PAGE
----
3/4 cup sugar
1/4 cup water

For cake
3 ounces fine-quality bittersweet chocolate (not unsweetened)

1/3 cup unsweetened cocoa powder (not Dutch process)
5 tablespoons unsalted butter
1/3 cup vegetable oil
2/3 cup water
1 cup plus 2 tablespoons sugar
1 large egg
1 1/4 cups all-purpose flour
2 teaspoons baking powder
1/3 cup well-shaken buttermilk

8 ounces mascarpone cheese (about 1 cup) at room temperature
1 1/2 tablespoons sugar

Make praline:
Preheat oven to 350°F.

In a baking pan toast nuts in one layer in middle of oven 10 minutes, or until almonds are lightly colored and hazelnut skins are blistered. Wrap nuts in a kitchen towel and let steam 1 minute. Rub nuts in towel to remove any loose hazelnut skins (do not worry about skins that do not come off) and cool completely.

Line a baking sheet with foil. In a small heavy saucepan bring sugar and water to a boil, stirring until sugar is dissolved. Boil syrup, without stirring, washing down any sugar crystals that cling to side of pan with a pastry brush dipped in cold water, until it begins to turn golden. Swirl pan until syrup is deep golden and remove from heat. Stir in nuts and pour praline onto baking sheet, spreading evenly. Cool praline completely and break into pieces. Transfer praline to a sealable plastic bag and with a rolling pin coarsely crush.

Make cake:
Preheat oven to 300°F. Generously butter a 9-inch round cake pan (at least 2 inches deep) and line bottom with wax or parchment paper. Butter paper and dust pan with flour, knocking out excess.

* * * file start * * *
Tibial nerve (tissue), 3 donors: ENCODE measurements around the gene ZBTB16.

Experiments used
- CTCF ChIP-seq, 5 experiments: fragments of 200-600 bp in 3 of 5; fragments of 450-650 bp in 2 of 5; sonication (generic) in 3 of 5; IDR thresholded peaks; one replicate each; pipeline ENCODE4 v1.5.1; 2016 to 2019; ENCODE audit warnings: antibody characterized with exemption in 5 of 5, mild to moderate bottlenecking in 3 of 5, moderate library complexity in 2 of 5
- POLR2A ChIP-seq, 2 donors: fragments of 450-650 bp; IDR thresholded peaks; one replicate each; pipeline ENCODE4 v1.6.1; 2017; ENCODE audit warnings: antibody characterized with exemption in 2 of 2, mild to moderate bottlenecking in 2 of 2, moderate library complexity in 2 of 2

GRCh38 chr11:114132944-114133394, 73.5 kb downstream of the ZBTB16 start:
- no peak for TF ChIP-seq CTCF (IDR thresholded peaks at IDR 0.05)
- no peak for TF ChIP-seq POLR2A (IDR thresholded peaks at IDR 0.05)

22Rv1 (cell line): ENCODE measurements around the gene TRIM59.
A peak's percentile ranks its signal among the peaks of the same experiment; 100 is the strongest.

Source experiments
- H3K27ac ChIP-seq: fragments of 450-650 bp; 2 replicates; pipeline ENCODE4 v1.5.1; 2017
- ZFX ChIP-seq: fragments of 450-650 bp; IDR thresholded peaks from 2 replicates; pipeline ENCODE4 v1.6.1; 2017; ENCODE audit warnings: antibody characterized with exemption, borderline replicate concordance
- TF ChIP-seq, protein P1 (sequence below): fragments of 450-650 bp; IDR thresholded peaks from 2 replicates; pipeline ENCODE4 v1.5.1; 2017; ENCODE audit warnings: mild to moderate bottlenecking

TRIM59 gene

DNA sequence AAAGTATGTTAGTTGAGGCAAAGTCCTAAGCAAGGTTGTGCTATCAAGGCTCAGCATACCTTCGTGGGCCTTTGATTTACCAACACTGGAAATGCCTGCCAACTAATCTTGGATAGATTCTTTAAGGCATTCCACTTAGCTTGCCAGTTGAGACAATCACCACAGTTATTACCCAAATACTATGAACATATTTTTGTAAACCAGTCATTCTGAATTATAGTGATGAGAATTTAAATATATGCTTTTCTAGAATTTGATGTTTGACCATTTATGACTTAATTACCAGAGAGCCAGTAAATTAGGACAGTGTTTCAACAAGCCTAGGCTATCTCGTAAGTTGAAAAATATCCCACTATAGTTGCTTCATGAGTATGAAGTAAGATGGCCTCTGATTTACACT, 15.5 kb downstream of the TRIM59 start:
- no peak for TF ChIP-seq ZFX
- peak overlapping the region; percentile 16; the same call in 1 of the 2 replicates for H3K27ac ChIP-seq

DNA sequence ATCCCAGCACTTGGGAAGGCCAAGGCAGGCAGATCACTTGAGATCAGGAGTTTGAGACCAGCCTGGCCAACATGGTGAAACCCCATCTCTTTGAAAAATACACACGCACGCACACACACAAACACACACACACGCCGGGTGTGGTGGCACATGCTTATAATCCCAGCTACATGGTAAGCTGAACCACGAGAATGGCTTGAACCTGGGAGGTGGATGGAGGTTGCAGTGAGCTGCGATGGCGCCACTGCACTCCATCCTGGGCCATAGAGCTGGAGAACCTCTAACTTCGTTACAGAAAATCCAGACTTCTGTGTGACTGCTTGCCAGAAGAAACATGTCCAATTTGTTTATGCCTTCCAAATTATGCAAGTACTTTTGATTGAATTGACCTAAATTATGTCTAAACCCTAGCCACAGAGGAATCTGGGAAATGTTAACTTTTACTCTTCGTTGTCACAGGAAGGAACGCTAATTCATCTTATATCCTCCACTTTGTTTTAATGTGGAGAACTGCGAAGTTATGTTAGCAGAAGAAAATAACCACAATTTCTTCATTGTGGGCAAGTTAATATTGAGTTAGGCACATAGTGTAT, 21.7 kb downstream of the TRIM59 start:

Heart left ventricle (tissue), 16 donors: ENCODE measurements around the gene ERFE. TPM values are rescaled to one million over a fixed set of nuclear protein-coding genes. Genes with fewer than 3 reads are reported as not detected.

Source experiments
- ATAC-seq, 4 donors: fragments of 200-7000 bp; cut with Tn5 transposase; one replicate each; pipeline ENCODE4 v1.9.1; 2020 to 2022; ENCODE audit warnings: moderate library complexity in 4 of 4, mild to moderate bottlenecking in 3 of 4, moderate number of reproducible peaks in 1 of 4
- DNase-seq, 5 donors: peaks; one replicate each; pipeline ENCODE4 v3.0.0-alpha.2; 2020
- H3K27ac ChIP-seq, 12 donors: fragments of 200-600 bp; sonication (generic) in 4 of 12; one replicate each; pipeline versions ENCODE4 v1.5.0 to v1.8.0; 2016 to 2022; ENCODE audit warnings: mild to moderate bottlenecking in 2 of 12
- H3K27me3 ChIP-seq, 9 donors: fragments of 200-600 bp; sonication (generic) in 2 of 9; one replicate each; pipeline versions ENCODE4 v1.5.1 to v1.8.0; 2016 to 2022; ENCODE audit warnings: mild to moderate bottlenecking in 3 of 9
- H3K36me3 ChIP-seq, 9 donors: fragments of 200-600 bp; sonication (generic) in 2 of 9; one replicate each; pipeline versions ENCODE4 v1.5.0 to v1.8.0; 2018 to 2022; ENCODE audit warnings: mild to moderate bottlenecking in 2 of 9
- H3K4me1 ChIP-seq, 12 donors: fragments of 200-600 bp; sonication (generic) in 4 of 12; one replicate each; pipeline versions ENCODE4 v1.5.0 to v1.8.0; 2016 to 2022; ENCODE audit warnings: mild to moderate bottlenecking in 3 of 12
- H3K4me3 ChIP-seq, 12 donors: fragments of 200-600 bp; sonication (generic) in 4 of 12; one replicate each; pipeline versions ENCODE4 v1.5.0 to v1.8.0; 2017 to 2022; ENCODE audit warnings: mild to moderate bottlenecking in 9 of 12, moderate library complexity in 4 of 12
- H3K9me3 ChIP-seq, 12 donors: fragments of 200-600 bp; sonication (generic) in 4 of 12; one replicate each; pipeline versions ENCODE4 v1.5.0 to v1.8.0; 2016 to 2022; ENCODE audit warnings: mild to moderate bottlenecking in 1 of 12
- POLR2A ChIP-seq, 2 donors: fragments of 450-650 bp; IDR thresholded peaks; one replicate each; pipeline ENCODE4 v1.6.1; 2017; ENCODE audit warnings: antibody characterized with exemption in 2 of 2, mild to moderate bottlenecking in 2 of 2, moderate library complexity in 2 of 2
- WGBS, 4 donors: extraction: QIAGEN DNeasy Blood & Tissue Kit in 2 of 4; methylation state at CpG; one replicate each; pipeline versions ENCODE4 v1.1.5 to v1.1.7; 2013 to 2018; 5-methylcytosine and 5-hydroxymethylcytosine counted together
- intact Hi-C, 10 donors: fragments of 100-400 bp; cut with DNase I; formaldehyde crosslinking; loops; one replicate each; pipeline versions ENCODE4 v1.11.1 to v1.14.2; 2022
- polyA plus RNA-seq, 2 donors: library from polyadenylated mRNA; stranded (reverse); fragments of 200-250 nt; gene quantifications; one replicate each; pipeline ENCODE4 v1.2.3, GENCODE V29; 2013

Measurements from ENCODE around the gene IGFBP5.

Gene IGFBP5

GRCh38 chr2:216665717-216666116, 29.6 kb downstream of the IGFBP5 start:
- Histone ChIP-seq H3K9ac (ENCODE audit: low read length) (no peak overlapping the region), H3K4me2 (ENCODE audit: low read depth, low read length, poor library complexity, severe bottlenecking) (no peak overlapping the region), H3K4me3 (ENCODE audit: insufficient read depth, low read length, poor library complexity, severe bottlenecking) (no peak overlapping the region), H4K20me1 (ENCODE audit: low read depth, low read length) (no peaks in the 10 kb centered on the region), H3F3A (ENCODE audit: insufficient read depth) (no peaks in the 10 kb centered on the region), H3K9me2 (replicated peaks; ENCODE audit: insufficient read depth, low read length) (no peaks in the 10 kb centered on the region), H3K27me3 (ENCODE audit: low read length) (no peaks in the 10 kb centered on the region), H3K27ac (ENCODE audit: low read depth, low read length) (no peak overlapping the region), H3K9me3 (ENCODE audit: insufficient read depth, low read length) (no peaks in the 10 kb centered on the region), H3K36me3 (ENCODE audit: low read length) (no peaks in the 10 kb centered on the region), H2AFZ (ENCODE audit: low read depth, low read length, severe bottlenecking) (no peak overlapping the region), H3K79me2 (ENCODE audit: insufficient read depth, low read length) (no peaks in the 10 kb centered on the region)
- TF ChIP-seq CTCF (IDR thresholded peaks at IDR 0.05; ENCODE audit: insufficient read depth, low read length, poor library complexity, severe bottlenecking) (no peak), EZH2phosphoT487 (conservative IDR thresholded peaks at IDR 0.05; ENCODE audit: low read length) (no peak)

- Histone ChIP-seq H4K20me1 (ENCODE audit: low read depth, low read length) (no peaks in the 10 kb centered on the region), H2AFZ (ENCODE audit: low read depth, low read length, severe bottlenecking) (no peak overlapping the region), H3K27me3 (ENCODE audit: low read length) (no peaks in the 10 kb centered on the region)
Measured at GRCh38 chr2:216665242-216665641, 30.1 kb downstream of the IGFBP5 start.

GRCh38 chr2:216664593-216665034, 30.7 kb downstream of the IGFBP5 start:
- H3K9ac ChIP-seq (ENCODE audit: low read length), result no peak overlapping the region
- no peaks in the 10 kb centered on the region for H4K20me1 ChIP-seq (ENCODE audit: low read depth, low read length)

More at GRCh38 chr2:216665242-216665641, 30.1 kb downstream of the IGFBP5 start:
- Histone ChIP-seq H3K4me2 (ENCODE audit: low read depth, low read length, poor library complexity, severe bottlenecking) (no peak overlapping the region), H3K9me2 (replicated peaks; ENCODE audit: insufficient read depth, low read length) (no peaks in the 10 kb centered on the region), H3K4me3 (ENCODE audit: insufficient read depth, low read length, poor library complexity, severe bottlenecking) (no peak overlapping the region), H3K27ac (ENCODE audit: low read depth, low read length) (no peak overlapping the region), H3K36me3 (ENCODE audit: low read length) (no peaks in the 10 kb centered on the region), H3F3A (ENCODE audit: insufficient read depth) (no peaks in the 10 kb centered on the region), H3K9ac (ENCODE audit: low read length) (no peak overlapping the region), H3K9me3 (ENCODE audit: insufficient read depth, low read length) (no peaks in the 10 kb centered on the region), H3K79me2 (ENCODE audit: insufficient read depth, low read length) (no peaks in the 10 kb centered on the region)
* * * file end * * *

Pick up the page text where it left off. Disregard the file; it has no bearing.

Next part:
Finely chop chocolate. In a small saucepan combine cocoa powder, butter, oil, and water. Bring mixture to a boil, stirring until smooth, and remove pan from heat. Add chocolate and sugar, whisking until smooth, and transfer to a bowl. Cool chocolate mixture completely and whisk in egg. Sift flour and baking powder over chocolate mixture and whisk until just combined. Whisk in buttermilk and pour batter into cake pan, spreading evenly. Bake cake in middle of oven 45 to 50 minutes, or until a tester comes out clean, and cool in pan on a rack 5 minutes. Run a thin knife around edge of pan and invert cake onto rack. Discard paper. Cool cake completely and transfer to a plate. In a bowl stir together mascarpone and sugar. Spread mixture over top of cake and generously sprinkle with praline.